Monday, March 07, 2011

Mae West: When Will Hays Won't

Will Hays did battle with MAE WEST, bleaching her scripts of fun and friskiness, and earning his title as the Hitler of Hollywood.
• • Born in Sullivan, Indiana, William Harrison Hays, Sr. [5 November 1879 — 7 March 1954], was the namesake of the Hays Code for censorship of American films, chairman of the Republican National Committee (1918–1921) and U.S. Postmaster General from 1921 to 1922.
• • He was the manager of Warren G. Harding's successful campaign for the Presidency of the United States in the 1920 election and subsequently was appointed by Harding as Postmaster General.
• • After a year in office, he resigned to become the choice of the Hollywood movie studios to become the first president of the Motion Picture Producers and Distributors of America (MPPDA) until he retired in 1945. Will Hays began his new job, at a $100,000 annual salary, in the month of March — — on 6 March 1922.
• • After his retirement, Will H. Hays returned to his hometown in Indiana where he died in the month of March — — on 7 March 1954.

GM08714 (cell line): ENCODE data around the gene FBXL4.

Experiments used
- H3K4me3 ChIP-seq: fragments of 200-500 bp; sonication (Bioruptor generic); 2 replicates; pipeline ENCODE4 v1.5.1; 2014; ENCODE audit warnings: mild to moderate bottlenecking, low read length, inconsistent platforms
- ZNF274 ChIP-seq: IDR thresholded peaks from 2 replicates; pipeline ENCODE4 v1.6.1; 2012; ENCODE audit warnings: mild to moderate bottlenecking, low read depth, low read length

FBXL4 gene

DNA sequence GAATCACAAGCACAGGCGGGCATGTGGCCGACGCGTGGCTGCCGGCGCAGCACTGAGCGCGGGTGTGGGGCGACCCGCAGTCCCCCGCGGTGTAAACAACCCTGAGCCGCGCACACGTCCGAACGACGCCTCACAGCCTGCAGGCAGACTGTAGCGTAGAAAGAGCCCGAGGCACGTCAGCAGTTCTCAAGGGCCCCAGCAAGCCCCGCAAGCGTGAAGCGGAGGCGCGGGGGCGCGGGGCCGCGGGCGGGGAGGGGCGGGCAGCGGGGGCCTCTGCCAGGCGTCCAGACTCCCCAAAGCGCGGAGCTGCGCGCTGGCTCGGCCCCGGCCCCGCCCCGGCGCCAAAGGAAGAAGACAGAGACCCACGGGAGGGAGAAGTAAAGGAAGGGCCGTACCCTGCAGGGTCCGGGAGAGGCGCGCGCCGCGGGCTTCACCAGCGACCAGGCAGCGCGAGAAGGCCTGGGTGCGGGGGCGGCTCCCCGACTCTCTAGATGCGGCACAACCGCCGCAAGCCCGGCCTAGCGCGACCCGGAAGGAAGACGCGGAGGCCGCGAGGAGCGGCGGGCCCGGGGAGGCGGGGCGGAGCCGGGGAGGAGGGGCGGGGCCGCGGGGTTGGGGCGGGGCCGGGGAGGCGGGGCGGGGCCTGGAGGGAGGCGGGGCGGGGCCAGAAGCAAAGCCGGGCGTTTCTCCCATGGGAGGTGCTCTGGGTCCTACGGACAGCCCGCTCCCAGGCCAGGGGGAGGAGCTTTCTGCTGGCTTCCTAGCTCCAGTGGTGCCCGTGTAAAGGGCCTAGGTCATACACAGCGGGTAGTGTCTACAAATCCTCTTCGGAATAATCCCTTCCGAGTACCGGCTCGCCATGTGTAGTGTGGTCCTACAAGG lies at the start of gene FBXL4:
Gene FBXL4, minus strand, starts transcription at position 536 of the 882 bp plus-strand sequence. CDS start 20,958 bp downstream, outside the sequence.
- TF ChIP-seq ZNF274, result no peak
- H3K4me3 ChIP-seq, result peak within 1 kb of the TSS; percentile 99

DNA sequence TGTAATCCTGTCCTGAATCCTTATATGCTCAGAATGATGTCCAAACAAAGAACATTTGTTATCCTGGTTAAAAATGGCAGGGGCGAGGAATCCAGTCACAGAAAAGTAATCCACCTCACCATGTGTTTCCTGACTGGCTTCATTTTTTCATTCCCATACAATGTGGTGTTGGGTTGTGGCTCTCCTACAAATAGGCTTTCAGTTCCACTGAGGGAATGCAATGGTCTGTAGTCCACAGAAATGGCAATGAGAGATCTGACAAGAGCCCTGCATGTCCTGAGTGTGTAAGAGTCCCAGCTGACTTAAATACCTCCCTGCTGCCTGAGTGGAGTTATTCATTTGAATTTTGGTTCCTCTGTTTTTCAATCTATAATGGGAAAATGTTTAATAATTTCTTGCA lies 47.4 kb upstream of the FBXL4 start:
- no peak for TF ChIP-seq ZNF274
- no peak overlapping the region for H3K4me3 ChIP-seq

• • Remembering a Blonde Bombshell • •
• • In this excerpt from his insightful article in New Jersey's Star-Ledger, Stephen Whitty writes: The 100th birthday of Hollywood sex symbol Jean Harlow, who died at age 26 in 1937, is being marked next month. . . . “Would you be shocked,” she asked famously in “Hell’s Angels,” “if I put on something more comfortable?” But it was sex itself that Harlow made look comfortable on screen. She didn’t present it as a joke, the way Mae West did, but she sure made it look like fun, for women as well as men. Her characters had no illusions, and few inhibitions. . . . [Source: "1930s movie queen Jean Harlow's short life left behind a long legacy" written by Stephen Whitty/ The Star-Ledger on Sunday, 6 March 2011]
• • Come up and see Mae every day online:
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• • Photo: • • Mae West • • Will Hays, censor, in 1933 • •
• • Feed — —
Mae West.

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